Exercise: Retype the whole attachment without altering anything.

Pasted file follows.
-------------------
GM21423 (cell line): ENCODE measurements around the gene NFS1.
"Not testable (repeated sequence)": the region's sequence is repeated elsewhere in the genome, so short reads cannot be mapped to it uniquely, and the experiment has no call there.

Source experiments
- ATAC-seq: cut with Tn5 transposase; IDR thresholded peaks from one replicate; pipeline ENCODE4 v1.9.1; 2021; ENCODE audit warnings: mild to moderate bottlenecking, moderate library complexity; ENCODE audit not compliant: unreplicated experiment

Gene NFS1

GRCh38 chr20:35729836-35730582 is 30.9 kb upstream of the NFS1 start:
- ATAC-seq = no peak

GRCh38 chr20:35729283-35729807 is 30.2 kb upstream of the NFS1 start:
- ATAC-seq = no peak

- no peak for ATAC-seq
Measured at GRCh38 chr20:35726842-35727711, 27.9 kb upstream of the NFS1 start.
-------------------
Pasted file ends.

GM21423 (cell line): ENCODE measurements around the gene NFS1.
"Not testable (repeated sequence)": the region's sequence is repeated elsewhere in the genome, so short reads cannot be mapped to it uniquely, and the experiment has no call there.

Source experiments
- ATAC-seq: cut with Tn5 transposase; IDR thresholded peaks from one replicate; pipeline ENCODE4 v1.9.1; 2021; ENCODE audit warnings: mild to moderate bottlenecking, moderate library complexity; ENCODE audit not compliant: unreplicated experiment

Gene NFS1

GRCh38 chr20:35729836-35730582 is 30.9 kb upstream of the NFS1 start:
- ATAC-seq = no peak

GRCh38 chr20:35729283-35729807 is 30.2 kb upstream of the NFS1 start:
- ATAC-seq = no peak

- no peak for ATAC-seq
Measured at GRCh38 chr20:35726842-35727711, 27.9 kb upstream of the NFS1 start.